3. Add the spinach puree and salt and stir until combined and heated through. Stir in the curry leaves and ghee and serve with steamed rice.

Burmese Chicken Curry

Serves: 6

This is down the line a wonderful, aromatic and quite light curry.

It’s also moorish.

And it is simple to make.

Process the marinade, cook with the chicken, add the bay leaves, cinnamon and stock and reduce.

Simple.

To keep it healthy, substitute some cauliflower rice and you have a cracking weekday dinner.

And what a treat on a Monday night. Something to really look forward to on a cold, rainy Covid Monday which at the time of writing this up, we have plenty more of to go.

Enjoy!

Ingredients

1kg chopped chicken thigh
3 tbsp light soy
1/2 tsp turmeric
Salt and pepper to taste
2 large onions, chopped
4 cloves garlic, crushed
1 inch piece ginger, peeled and roughly chopped
1 tsp chilli powder
1 tbsp vegetable oil
2 bay leaves
1 cinnamon stick
600ml chicken stock

Method

  1. Process together the soy, turmeric, some salt and pepper, one of the onions, 3 cloves of the garlic, the ginger and the chilli powder. Pour over the chicken.
  2. Heat the oil, fry the remaining onion and garlic until transparent and then add the chicken and dry for 10 minutes.
  3. Add the bay leaves, cinnamon and stir in the stock.
  4. Bring to the boil, then reduce the heat and then cover and simmer for an hour or until tender.
  5. Thicken the sauce by boiling, uncovered, at the end of the meal.
  6. Cauliflower rice – or the real deal if it’s that sort of night – and a glass of Pinot and you’re in business!

Lamb Curry Kofte with Ginger Pilaf and Curry-leaf oil

Serves: 4

Don’t let anyone tell you this isn’t a great, great curry and rice.

Because it is.

So much so that even with recent meals at Sydney’s excellent Indu restaurant; Malabah and Dhakshin at Crows Nest, both institutions… you really just can’t beat an amazing home-cooked curry.

Indeed, following the Covid Crisis in Sydney, we really have changed our take on the restaurants that are worth it.

Cheap and cheerful pizza and Thai, yes, though anything in the mid-range that we can equal and beat, why do it?

Because this curry is so warm, so aromatic, you simply could not imagine a world where you had it served at any Indian restaurant in Sydney.

They could do it, though they don’t.

The curry leaves flash-fried in the ghee are just amazing.

So is the pilaf.

One of the very best I have ever had. Not exaggerating.

We have always loved a home-cooked long-lunch or a cracking dinner: three months locked up have accelerated this.

Paired with a beautifully, sublime curry like this Ajoy Joshi Chicken Curry or this Christine Mansfield 100 Almond Curry, people’s head’s will explode.

Restaurants have buzz, so pour your wine freely, turn up the music and make that same buzz.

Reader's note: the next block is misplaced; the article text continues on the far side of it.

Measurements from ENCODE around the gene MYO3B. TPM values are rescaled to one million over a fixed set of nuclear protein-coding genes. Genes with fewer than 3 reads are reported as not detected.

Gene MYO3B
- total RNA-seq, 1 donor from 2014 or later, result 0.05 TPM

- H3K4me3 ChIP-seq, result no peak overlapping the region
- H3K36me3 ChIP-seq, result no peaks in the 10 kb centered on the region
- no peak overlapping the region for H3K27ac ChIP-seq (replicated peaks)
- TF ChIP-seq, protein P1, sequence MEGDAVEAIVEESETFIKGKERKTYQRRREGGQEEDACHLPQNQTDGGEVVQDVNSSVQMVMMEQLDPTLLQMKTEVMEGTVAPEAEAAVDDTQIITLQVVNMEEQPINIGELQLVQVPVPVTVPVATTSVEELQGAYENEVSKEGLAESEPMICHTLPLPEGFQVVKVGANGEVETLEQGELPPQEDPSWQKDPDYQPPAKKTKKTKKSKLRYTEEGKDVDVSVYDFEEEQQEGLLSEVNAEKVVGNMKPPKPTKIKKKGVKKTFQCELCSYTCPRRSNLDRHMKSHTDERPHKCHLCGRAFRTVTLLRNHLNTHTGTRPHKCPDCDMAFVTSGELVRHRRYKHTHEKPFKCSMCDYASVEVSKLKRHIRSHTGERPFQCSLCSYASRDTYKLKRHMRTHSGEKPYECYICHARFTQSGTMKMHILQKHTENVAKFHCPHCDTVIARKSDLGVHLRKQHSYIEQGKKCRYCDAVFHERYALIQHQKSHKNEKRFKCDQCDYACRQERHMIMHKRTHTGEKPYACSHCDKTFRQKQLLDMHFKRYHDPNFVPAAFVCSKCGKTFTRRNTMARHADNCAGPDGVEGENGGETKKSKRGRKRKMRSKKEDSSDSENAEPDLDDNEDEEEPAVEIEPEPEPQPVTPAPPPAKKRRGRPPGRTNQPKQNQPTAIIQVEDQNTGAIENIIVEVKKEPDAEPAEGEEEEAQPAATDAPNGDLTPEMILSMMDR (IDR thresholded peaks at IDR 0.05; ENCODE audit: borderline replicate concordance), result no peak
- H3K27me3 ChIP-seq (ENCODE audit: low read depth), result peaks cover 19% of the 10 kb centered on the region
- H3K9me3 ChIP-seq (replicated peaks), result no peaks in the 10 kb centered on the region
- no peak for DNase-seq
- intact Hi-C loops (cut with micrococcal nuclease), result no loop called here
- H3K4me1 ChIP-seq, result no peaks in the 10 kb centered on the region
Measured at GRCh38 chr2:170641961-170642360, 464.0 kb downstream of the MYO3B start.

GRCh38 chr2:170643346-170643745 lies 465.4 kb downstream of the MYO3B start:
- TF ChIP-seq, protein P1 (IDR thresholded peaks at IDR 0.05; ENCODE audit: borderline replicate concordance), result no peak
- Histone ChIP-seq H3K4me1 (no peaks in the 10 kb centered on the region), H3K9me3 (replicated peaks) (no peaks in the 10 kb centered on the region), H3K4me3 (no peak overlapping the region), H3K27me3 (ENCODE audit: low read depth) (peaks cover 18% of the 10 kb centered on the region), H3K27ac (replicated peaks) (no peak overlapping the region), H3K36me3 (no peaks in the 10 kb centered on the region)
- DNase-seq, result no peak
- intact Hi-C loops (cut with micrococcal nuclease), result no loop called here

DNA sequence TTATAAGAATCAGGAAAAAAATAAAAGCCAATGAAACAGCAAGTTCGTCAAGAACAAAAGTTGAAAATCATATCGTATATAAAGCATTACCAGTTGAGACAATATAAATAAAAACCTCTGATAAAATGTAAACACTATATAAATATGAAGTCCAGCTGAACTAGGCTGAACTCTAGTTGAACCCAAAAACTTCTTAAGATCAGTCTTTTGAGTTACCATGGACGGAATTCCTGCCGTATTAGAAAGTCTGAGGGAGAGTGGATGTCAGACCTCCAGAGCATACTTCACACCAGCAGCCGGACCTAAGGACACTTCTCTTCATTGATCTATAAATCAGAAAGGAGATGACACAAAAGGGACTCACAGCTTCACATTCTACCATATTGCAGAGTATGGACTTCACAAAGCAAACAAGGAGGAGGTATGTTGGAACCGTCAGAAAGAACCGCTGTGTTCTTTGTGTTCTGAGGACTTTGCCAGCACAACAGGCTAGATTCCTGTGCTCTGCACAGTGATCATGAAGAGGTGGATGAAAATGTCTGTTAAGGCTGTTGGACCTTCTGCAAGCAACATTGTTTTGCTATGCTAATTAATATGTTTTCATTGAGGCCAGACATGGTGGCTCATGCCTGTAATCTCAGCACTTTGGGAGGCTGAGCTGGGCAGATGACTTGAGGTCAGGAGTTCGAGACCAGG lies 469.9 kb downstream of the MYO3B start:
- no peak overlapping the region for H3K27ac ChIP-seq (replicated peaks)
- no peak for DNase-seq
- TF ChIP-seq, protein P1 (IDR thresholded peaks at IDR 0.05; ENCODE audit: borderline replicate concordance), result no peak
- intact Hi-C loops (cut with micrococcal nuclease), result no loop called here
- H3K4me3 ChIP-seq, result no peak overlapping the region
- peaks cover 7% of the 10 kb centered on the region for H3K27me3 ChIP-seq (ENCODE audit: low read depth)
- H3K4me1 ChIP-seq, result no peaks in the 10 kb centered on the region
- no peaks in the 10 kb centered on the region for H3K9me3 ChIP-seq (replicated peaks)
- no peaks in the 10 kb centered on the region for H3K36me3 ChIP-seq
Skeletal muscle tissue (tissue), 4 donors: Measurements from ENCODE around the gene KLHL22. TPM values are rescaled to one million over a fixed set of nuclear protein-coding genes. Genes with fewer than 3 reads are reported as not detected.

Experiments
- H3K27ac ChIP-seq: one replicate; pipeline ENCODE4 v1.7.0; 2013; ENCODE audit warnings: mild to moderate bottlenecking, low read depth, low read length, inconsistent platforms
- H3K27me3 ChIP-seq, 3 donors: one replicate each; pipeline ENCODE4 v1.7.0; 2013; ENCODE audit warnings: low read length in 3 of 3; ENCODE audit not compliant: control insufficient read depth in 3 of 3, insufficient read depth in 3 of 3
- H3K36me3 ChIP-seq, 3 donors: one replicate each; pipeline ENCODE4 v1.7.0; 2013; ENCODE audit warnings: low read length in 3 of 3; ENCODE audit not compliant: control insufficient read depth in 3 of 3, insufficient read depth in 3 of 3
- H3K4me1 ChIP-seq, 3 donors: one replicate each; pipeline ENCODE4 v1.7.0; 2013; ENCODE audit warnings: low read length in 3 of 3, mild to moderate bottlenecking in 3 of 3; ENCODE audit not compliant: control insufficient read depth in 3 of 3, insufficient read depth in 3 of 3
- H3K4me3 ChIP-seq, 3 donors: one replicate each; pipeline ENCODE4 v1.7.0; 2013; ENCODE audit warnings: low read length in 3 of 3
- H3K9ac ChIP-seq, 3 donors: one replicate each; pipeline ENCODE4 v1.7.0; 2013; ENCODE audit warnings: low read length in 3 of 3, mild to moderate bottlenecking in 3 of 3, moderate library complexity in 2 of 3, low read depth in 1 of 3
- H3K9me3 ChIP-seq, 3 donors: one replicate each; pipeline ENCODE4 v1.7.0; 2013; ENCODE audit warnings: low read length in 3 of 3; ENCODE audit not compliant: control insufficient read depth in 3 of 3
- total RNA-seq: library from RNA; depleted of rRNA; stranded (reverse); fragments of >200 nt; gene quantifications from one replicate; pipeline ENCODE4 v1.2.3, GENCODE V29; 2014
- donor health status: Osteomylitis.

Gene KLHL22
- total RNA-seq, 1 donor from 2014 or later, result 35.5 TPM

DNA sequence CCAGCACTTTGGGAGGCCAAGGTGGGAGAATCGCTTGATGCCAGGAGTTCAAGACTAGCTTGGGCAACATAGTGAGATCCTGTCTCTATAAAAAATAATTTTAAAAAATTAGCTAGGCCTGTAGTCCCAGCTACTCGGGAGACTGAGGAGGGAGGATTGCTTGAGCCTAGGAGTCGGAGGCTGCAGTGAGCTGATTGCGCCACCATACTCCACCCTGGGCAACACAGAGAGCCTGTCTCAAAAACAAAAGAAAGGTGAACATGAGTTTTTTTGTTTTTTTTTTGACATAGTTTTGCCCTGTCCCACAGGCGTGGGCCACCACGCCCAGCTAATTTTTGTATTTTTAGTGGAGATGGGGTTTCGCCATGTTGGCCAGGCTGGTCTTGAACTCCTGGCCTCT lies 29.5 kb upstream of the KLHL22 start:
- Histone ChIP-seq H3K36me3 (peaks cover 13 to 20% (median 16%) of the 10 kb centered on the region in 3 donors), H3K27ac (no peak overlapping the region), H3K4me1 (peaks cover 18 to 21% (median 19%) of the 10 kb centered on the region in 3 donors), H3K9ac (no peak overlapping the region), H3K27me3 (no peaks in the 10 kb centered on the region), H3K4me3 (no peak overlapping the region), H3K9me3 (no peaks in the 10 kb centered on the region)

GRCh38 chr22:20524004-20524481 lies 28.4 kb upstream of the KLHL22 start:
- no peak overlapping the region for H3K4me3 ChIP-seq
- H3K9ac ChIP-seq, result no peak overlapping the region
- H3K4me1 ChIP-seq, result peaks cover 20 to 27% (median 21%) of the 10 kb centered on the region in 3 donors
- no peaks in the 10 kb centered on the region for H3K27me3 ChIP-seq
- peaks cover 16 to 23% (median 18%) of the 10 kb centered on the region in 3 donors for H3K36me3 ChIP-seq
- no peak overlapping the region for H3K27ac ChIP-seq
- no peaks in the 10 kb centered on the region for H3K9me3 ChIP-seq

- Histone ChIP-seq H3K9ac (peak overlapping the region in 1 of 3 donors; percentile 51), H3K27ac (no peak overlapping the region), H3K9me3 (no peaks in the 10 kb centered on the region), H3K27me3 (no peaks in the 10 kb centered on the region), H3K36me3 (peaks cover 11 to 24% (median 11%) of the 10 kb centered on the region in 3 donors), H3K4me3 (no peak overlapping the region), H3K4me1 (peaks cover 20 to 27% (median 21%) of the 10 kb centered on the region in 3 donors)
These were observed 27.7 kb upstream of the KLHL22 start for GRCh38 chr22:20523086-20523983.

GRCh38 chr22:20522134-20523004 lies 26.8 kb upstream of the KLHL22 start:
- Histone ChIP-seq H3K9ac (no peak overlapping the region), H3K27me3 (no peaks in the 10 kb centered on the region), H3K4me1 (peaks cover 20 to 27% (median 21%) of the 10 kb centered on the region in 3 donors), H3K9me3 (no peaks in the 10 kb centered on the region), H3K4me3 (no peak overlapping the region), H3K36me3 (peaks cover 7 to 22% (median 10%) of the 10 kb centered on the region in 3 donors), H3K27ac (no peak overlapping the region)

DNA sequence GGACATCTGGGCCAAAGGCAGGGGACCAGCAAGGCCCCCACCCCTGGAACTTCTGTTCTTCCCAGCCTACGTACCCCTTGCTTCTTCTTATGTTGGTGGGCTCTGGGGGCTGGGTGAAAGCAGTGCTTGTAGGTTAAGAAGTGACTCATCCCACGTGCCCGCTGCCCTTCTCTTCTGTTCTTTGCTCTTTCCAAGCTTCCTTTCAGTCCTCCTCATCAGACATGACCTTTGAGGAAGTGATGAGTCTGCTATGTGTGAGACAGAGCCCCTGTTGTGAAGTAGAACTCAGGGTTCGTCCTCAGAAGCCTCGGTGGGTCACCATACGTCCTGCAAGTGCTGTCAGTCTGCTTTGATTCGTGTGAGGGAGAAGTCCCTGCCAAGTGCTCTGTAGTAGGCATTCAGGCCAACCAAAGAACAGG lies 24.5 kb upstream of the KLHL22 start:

Dining out just got a lot more homely.

P.S. Fresh turmeric can be found at any good fruit and veg shop.

Ingredients

Curry

2 tbsp ghee
2 red onions, thinly sliced
1 tsp fennel seeds
1 cup each (firmly packed) coriander and mint
2 tbsp finely chopped coriander
1 tsp finely grated fresh turmeric
3 long green chillies, chopped
2 long green chillies, de-seeded and finely chopped
2 tbsp finely grated ginger
3 garlic cloves, finely chopped
250hm thick plain Greek yoghurt
3 tsp ground cumin
3 tsp ground garam masala
2 tsp ground cinnamon
2 c chicken stock
600gm minced lamb
Juice 1/2 lemon (to taste)

Ginger Pilaf

1 tbsp ghee
1/2 red onion, finely chopped
1 tbsp finely chopped ginger
1 tsp finely grated fresh turmeric
1 garlic clove, finely chopped
1 1/2 cups basmati rice
3 c chicken stock
Grated rind and juice of 1 lemon

Curry-leaf oil

2 tbsp ghee
1 long green chilli, de-seeded and thinly sliced
2-3 fresh curry leaf sprigs

Method

Curry

  1. Heat ghee in a large saucepan over medium heat, add the onions and sauté until soft.. Add the fennel seeds for a minute. (10 minutes.)
  2. Process the whole coriander, mint, turmeric, the chopped chillies, half the ginger and half the garlic in a food processor to a paste. Add the yoghurt and sautéed onion and process until smooth. Return to the pan with half the spices and stir until fragrant (3 mins). Add stock, bring to a simmer and cook for the flavours to infuse (8 mins).
  3. Combine the lamb mince, finely chopped coriander and finely chopped chilli, remaining ginger, garlic and spices and season. Roll into golf ball-sized balls and add to the curry mixture. Simmer, turning the meatballs, until the sauce thickens. (You want a reasonably thick sauce.) Add the lemon juice and season to taste.

Pilaf

  1. For the pilaf, heat ghee in a saucepan over a medium heat; add the onion, ginger, turmeric and garlic and sauté until tender. Add rice, stir to coat, add the stock, season to taste and bring to the boil stirring occasionally. Reduce the heat to low, cover with a tight fitting lid and cook without 9for 15 minutes.

  1. Remove from the heat, remove lid, place a clean tea towel over pan a replace lid. Stand for 10 minutes, then add lemon rind and juice and fluff with a fork.

Curry-leaf oil

  1. Heat ghee in a small saucepan over a medium heat; add the chilli and cook until starting to become crisp (1 – 2 minutes). Add the curry leaves and remove from the heat.

  1. Serve the meatballs with the ginger pilaf and drizzled with curry-leaf oil.